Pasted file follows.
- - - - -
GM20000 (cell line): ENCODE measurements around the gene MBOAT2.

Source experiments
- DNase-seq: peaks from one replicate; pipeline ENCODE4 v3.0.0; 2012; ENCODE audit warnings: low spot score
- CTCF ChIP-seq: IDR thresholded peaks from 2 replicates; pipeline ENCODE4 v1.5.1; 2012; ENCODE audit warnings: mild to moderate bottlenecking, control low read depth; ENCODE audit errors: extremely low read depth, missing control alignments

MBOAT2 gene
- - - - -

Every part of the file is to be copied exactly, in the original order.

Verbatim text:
GM20000 (cell line): ENCODE measurements around the gene MBOAT2.

Source experiments
- DNase-seq: peaks from one replicate; pipeline ENCODE4 v3.0.0; 2012; ENCODE audit warnings: low spot score
- CTCF ChIP-seq: IDR thresholded peaks from 2 replicates; pipeline ENCODE4 v1.5.1; 2012; ENCODE audit warnings: mild to moderate bottlenecking, control low read depth; ENCODE audit errors: extremely low read depth, missing control alignments

MBOAT2 gene